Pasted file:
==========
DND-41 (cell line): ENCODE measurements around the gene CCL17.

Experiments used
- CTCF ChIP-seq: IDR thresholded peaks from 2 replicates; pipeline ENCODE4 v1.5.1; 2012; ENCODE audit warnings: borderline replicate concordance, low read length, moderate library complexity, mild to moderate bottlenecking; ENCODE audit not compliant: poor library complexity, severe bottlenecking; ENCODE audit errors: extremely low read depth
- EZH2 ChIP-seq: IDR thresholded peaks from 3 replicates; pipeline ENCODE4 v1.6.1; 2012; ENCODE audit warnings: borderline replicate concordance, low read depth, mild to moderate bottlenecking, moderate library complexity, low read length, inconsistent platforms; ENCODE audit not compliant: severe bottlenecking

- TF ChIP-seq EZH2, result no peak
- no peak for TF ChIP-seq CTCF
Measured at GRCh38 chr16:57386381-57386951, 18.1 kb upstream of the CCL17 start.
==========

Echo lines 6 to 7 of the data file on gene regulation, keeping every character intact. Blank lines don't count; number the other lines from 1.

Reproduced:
- no peak for TF ChIP-seq CTCF
Measured at GRCh38 chr16:57386381-57386951, 18.1 kb upstream of the CCL17 start.